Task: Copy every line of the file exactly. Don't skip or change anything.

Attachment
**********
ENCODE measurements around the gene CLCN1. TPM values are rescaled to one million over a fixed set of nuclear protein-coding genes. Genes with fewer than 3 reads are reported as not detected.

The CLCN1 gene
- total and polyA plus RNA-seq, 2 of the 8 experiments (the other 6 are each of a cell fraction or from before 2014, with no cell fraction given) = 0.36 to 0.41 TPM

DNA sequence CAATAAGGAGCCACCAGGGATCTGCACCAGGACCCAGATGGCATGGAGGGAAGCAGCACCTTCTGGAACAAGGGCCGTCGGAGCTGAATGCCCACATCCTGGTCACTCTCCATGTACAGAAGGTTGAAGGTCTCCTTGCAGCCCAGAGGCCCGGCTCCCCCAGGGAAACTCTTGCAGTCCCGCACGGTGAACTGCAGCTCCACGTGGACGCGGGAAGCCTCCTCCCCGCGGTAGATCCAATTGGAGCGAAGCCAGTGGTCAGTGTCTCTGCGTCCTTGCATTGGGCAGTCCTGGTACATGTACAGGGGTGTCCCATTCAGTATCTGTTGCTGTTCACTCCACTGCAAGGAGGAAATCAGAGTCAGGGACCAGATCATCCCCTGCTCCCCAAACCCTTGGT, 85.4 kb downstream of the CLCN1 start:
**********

ENCODE measurements around the gene CLCN1. TPM values are rescaled to one million over a fixed set of nuclear protein-coding genes. Genes with fewer than 3 reads are reported as not detected.

The CLCN1 gene
- total and polyA plus RNA-seq, 2 of the 8 experiments (the other 6 are each of a cell fraction or from before 2014, with no cell fraction given) = 0.36 to 0.41 TPM

DNA sequence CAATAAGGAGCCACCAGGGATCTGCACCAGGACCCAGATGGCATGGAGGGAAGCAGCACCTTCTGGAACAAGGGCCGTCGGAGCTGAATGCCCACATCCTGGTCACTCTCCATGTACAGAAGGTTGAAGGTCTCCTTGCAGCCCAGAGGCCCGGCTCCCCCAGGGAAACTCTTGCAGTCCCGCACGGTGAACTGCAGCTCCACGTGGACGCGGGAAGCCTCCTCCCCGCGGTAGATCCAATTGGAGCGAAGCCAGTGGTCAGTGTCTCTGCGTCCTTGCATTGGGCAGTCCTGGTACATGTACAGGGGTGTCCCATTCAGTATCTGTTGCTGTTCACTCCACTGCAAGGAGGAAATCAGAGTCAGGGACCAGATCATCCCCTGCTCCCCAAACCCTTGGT, 85.4 kb downstream of the CLCN1 start: